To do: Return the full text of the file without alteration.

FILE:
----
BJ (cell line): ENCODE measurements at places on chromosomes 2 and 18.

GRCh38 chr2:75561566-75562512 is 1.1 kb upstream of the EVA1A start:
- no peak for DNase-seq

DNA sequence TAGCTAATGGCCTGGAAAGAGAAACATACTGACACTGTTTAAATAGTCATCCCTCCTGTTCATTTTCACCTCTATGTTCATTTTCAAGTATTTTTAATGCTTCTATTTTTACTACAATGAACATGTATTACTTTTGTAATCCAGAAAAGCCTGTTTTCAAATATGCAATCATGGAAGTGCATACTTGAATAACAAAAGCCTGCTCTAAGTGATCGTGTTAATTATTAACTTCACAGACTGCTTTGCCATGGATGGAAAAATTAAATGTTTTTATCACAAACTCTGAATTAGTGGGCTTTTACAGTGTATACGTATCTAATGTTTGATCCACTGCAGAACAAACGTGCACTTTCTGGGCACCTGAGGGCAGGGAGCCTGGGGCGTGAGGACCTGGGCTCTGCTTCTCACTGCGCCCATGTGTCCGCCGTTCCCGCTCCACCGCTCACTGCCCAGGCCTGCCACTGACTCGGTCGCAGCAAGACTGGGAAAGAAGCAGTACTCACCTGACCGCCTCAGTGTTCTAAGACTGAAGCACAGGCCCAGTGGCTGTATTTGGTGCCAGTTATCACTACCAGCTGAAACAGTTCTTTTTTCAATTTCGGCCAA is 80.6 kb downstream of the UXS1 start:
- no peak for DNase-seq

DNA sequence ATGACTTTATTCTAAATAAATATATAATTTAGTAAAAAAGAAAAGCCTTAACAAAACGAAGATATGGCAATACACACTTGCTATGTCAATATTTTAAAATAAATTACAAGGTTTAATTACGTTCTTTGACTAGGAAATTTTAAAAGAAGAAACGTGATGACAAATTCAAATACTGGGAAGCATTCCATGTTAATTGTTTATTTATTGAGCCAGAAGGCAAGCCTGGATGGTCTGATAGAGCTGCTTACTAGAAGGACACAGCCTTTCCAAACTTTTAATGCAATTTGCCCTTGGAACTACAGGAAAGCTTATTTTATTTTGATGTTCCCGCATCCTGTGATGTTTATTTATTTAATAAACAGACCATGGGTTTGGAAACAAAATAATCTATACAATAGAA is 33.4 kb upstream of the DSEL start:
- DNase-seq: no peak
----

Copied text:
BJ (cell line): ENCODE measurements at places on chromosomes 2 and 18.

GRCh38 chr2:75561566-75562512 is 1.1 kb upstream of the EVA1A start:
- no peak for DNase-seq

DNA sequence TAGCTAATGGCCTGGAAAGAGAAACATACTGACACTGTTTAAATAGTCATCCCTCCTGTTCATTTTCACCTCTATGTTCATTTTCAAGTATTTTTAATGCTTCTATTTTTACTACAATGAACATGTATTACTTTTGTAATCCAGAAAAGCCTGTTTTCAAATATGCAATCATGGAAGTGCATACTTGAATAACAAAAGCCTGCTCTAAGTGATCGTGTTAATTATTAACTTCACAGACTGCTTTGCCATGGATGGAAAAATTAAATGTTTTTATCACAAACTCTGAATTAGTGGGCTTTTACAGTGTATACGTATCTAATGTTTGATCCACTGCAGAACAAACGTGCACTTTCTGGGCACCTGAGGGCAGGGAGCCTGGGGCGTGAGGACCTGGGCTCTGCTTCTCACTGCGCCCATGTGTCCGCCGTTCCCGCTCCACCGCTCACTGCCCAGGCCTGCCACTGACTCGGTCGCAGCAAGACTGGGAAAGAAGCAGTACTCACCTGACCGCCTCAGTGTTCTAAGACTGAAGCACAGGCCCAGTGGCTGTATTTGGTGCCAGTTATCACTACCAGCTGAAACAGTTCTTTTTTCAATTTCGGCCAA is 80.6 kb downstream of the UXS1 start:
- no peak for DNase-seq

DNA sequence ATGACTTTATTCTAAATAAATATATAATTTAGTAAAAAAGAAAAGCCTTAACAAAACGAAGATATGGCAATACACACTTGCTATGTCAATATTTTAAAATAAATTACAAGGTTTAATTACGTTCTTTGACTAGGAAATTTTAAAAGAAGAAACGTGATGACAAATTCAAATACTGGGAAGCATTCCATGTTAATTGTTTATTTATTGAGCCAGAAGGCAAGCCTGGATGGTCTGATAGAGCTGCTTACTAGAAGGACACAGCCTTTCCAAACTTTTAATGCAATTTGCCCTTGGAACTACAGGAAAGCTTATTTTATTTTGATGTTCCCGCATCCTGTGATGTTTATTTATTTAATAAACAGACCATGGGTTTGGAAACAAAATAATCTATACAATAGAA is 33.4 kb upstream of the DSEL start:
- DNase-seq: no peak